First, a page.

The Bible Speaks Today series is still missing a few Old Testament volumes, and it has been a while since a new one came out, but it looks as if they are rectifying this, with this volume on Esther being published recently and a couple more due to come out later in the year (Obadiah, Nahum & Zephaniah by Gordon Bridger and Ezra & Haggai by Robert Fyall).
The introduction fills us in on the historical background to Esther, and tells us about the three versions there are of the book. Firth describes the book of Esther as a ’dramatized history’. He introduces us to each of the main characters, and explains the significance of Haman being an ‘Agagite’.
Though the book of Esther is notable for its lack of explicit mention of God, Firth does think we can detect various allusions to other Biblical passages. He is cautious not to read more into the text than the author says, but on the whole interprets Mordecai and Esther’s decisions positively – e.g. “Esther neither sought entry to the harem, nor advancement within it, yet both came to her”. He does however think it likely that her failure to reveal her Jewish identity would inevitably mean that she could not retain a kosher lifestyle.
He draws out lessons of remaining faithful to God’s purposes, even in an antagonistic culture, and it is as we do this that we see his providence at work. He picks up on the foolishness of alcohol-fueled decision making. He also reflects on the need for God’s people to challenge evil when we see it, and to speak out from a biblical perspective, taking the risks of faith that God has led us to.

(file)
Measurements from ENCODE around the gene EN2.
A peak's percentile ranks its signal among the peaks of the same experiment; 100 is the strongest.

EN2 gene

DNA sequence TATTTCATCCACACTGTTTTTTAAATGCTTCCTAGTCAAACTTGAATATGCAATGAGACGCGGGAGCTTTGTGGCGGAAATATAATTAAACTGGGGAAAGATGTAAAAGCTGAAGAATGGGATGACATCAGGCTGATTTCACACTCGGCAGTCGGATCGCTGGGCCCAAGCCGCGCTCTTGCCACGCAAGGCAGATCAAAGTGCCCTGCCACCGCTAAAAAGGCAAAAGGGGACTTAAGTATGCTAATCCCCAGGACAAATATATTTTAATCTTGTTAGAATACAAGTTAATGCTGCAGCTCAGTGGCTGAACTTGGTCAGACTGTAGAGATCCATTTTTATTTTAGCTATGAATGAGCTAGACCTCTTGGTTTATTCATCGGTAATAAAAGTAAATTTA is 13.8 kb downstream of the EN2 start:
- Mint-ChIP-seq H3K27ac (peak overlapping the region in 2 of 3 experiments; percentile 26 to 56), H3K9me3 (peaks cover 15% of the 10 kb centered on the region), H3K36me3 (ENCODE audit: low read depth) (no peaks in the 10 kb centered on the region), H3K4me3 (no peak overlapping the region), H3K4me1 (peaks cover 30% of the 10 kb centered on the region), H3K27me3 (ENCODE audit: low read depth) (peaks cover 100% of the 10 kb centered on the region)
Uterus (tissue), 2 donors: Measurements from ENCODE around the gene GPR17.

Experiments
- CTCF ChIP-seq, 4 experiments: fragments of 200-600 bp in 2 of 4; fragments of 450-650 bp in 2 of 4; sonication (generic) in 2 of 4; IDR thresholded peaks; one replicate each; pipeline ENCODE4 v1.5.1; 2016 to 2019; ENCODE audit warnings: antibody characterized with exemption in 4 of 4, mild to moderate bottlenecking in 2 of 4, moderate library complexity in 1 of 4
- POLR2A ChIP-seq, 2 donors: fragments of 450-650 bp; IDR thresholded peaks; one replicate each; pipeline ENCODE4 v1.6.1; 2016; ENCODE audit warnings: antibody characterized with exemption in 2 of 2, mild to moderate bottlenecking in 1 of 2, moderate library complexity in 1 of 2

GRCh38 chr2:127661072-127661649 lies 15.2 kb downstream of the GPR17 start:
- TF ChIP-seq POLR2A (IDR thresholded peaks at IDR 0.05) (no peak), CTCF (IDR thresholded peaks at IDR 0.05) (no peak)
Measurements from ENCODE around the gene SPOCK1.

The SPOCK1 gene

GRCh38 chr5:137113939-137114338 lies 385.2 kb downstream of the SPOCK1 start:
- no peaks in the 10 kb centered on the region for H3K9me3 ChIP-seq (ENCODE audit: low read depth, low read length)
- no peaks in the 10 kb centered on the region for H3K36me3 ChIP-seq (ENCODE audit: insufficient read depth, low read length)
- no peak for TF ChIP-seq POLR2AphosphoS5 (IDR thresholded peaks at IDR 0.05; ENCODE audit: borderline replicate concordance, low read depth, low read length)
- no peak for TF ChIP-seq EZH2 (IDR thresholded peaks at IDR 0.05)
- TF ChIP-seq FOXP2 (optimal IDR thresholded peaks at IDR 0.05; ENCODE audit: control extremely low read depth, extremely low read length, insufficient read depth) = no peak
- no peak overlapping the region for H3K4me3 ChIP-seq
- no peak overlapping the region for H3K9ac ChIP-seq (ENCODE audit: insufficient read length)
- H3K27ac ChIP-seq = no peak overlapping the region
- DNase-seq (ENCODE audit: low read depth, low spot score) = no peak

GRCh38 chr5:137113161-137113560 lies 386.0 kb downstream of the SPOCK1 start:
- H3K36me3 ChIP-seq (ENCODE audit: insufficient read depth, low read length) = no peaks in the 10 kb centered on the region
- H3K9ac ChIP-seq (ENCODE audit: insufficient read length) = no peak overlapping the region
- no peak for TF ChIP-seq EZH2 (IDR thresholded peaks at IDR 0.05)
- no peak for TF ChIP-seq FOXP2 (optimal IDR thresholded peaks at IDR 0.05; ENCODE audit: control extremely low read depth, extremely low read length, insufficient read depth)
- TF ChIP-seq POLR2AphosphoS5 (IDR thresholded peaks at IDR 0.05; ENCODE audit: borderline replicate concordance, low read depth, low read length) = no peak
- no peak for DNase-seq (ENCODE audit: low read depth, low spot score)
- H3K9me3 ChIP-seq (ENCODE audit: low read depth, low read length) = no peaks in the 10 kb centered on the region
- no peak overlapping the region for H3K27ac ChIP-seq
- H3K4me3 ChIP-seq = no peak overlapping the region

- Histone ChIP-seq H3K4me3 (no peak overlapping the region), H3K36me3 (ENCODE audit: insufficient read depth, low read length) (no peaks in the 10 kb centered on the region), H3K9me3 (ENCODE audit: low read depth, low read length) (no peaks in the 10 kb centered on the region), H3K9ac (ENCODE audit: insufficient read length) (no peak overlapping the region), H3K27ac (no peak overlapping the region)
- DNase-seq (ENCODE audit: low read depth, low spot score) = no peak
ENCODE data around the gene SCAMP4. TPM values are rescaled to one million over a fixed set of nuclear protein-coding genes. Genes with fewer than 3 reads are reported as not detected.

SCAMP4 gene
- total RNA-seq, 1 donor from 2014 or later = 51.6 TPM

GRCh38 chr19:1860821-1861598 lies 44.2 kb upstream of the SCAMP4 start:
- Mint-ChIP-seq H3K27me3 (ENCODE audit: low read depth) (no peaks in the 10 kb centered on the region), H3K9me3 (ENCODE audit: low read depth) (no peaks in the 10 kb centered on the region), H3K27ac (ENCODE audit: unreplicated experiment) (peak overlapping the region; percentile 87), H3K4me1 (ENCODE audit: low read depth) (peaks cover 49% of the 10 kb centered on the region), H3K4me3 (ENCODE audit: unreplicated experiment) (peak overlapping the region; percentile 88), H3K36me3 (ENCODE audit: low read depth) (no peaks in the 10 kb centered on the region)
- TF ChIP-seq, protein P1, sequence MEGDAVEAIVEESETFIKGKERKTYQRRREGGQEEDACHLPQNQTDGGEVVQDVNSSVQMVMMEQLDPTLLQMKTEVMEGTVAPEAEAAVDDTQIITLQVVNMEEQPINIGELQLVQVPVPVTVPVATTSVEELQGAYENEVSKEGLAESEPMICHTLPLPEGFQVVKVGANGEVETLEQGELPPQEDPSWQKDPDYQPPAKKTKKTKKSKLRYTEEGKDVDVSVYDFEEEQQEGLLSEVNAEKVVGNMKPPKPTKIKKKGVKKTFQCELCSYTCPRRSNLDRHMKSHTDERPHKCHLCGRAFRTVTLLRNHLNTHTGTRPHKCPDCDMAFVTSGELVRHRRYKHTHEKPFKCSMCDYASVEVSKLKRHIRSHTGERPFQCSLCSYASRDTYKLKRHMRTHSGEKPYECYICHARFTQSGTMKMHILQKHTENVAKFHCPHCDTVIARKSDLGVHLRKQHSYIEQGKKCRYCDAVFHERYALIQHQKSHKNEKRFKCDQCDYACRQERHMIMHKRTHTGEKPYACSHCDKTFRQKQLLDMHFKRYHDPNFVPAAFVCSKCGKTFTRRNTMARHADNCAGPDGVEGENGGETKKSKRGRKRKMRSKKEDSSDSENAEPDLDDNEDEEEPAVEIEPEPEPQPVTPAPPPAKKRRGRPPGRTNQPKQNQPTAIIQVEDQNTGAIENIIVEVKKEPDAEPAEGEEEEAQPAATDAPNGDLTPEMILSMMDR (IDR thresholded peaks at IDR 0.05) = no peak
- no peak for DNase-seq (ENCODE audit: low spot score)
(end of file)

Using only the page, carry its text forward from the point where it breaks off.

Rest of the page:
He sees Esther as embodying wisdom in contrast to Haman’s folly. As one would expect there is plenty of discussion of the providence of God, working in ways and with timing that are not what we would expect. He attempts to soften the rather bloodthirsty sounding edicts issued by Esther, by proposing that they were only to be fulfilled in self-defence against those who explicitly attacked the Jews.
I found this an interesting read and a good guide to the book of Esther. It fulfils the goals of the Bible Speaks Today series as it both illuminates the text and draws out principles for application. Sometimes I wondered whether he overlooked some of the moral ambiguities surrounding Mordecai and Esther’s behaviour. There was no real attempt to find echoes of the gospel story in the book. Arguably that may be a good thing, as those who do so often seem to need to put a lot of “spin” on various characters and events to make it fit, but I would have appreciated some discussion of where Jesus is to be found within the book. My favourite Esther commentary is Karen Jobes’ NIVAC commentary, but this one has a slightly different perspective so complements it well.